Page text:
German submarine U-122 (1939)

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For other ships with the same name, see German submarine U-122.
History
Nazi Germany
Name: U-122
Ordered: 15 December 1937
Builder: DeSchiMAG AG Weser, Bremen
Yard number: 954
Laid down: 5 March 1939
Launched: 20 December 1939
Commissioned: 30 March 1940
Status: Missing since 22 June 1940[1]
General characteristics
Class and type: German Type IXB submarine
Displacement:
  • 1,051 t (1,034 long tons) surfaced
  • 1,178 t (1,159 long tons) submerged
Length:
Beam:
  • 6.76 m (22 ft 2 in) o/a
  • 4.40 m (14 ft 5 in) pressure hull
Draught: 4.70 m (15 ft 5 in)
Installed power:
  • 4,400 PS (3,200 kW; 4,300 bhp) (diesels)
  • 1,000 PS (740 kW; 990 shp) (electric)
Propulsion:
Range:
  • 12,000 nmi (22,000 km; 14,000 mi) at 10 knots (19 km/h; 12 mph) surfaced
  • 64 nmi (119 km; 74 mi) at 4 knots (7.4 km/h; 4.6 mph) submerged
Test depth: 230 m (750 ft)
Complement: 48 to 56 officers and ratings
Armament:

German submarine U-122 was a Type IXB U-boat of Nazi Germany's Kriegsmarine that operated during World War II.

She was ordered on 15 December 1937 and was laid down on 5 March 1939 at DeSchiMAG AG Weser, Bremen, becoming yard number 954. She was launched on 20 December 1939 and commissioned under her first and only commander, Korvettenkapitän Hans-Günther Looff on 30 March 1940.

Design[edit]

German Type IXB submarines were slightly larger than the original German Type IX submarines, later designated IXA. U-122 had a displacement of 1,051 tonnes (1,034 long tons) when at the surface and 1,178 tonnes (1,159 long tons) while submerged.[2] The U-boat had a total length of 76.50 m (251 ft), a pressure hull length of 58.75 m (192 ft 9 in), a beam of 6.76 m (22 ft 2 in), a height of 9.60 m (31 ft 6 in), and a draught of 4.70 m (15 ft 5 in). The submarine was powered by two MAN M 9 V 40/46 supercharged four-stroke, nine-cylinder diesel engines producing a total of 4,400 metric horsepower (3,240 kW; 4,340 shp) for use while surfaced, two Siemens-Schuckert 2 GU 345/34 double-acting electric motors producing a total of 1,000 metric horsepower (740 kW; 990 shp) for use while submerged. She had two shafts and two 1.92 m (6 ft) propellers. The boat was capable of operating at depths of up to 230 metres (750 ft).[2]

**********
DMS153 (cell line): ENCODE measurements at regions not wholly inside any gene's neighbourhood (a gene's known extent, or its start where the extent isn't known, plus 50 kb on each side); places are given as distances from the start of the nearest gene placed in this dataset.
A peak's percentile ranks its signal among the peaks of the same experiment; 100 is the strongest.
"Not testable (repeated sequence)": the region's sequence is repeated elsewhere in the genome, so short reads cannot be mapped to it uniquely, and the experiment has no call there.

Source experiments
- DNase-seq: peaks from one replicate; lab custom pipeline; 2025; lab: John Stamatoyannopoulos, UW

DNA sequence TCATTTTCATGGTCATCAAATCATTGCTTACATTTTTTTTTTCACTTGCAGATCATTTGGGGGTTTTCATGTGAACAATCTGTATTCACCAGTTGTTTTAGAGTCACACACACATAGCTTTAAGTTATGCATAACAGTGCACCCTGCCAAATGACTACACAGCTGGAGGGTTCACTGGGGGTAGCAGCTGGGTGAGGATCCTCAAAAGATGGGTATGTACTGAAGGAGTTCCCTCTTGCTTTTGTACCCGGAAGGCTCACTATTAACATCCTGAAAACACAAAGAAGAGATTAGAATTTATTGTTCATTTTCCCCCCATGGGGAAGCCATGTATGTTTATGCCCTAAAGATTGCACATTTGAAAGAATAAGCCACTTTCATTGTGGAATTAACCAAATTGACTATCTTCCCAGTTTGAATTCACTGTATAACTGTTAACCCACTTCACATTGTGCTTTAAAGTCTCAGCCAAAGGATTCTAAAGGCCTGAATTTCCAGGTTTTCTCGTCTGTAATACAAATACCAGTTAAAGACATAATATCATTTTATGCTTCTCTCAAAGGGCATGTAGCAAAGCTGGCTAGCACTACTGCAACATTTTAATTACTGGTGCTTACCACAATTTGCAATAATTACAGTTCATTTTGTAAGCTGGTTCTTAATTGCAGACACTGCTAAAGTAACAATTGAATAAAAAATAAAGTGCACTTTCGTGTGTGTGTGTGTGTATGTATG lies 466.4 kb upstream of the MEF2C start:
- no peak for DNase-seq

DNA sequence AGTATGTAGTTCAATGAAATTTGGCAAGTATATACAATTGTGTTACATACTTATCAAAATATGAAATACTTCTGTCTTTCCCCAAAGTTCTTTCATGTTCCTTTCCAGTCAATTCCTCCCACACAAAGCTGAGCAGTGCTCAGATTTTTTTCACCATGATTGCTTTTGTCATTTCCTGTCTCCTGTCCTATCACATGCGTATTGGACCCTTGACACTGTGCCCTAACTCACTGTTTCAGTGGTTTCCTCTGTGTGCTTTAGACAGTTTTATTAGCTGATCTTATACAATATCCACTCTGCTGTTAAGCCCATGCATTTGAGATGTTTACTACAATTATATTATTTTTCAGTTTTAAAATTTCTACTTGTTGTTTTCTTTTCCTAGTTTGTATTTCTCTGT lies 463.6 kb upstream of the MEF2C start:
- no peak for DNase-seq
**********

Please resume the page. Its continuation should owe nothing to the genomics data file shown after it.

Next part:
The submarine had a maximum surface speed of 18.2 knots (33.7 km/h; 20.9 mph) and a maximum submerged speed of 7.3 knots (13.5 km/h; 8.4 mph).[2] When submerged, the boat could operate for 64 nautical miles (119 km; 74 mi) at 4 knots (7.4 km/h; 4.6 mph); when surfaced, she could travel 12,000 nautical miles (22,000 km; 14,000 mi) at 10 knots (19 km/h; 12 mph). U-122 was fitted with six 53.3 cm (21 in) torpedo tubes (four fitted at the bow and two at the stern), 22 torpedoes, one 10.5 cm (4.13 in) SK C/32 naval gun, 180 rounds, and a 3.7 cm (1.5 in) as well as a 2 cm (0.79 in) anti-aircraft gun. The boat had a complement of forty-eight.[2]

Service history[edit]

She carried out two combat patrols with the 2nd U-boat Flotilla. On her first foray in May 1940, she transported an 88 mm Flak (anti-aircraft gun) with ammunition, some bombs, 90 cbm (some 750 barrels (119 m3)) of fuel for aircraft and some motor oil to Trondheim during the Norwegian campaign. On 23 May she encountered an enemy submarine in the North Atlantic, but neither boat attacked each other.[3] She sank a single ship during her career, the SS Empire Conveyor on 20 June 1940.

She was declared missing with all hands after 22 June 1940 between the North Sea and the Bay of Biscay. She may have collided with the vessel San Felipe on 22 June, or been sunk by depth charges from the corvette HMS Arabis on 23 June.

Dutch and Polish authors suggest that U-122 was sunk after being rammed by the submarine ORP Wilk during the early morning hours of 21 June.[4] The captain of Wilk reported ramming a surfaced U-boat while it was attempting to dive. This version was often disputed and an alternative theory states that Wilk instead rammed and sank the Dutch submarine O-13. However, the first officer of Wilk said that the enemy submarine was rammed in front of its deck gun, which suggests that Wilk indeed sank a U-boat, as O-13 lacked such a weapon.[5]

References[edit]

  1. ^ Kemp 1999, p. 66.
  2. ^ a b c d Gröner 1991, p. 68.
  3. ^ Helgason, Guðmundur. "The Type IXB boat U-122". German U-boats of WWII - uboat.net. Retrieved 3 October 2014. 
  4. ^ "Dutch Submarines: The Wilk case part one". Retrieved 3 October 2014. 
  5. ^ "WWW.ORZEL.ONE.PL - Strona po�więcona okrętowi podwodnemu z okresu II Wojny Światowej ORP ORZEŁ - Artykuły: W zderzeniu z Wilkiem". Retrieved 3 October 2014.  replacement character in |title= at position 29 (help)

Bibliography[edit]

  • Busch, Rainer; Röll, Hans-Joachim (1999). Deutsche U-Boot-Verluste von September 1939 bis Mai 1945. Der U-Boot-Krieg (in German). IV. Hamburg, Berlin, Bonn: Mittler. ISBN 3-8132-0514-2. 
  • Gröner, Erich; Jung, Dieter; Maass, Martin (1991). U-boats and Mine Warfare Vessels. German Warships 1815–1945. 2. Translated by Thomas, Keith; Magowan, Rachel. London: Conway Maritime Press. ISBN 0-85177-593-4. 
  • Kemp, Paul (1999). U-Boats Destroyed - German Submarine Losses in the World Wars. London: Arms & Armour. ISBN 1-85409-515-3. 

External links[edit]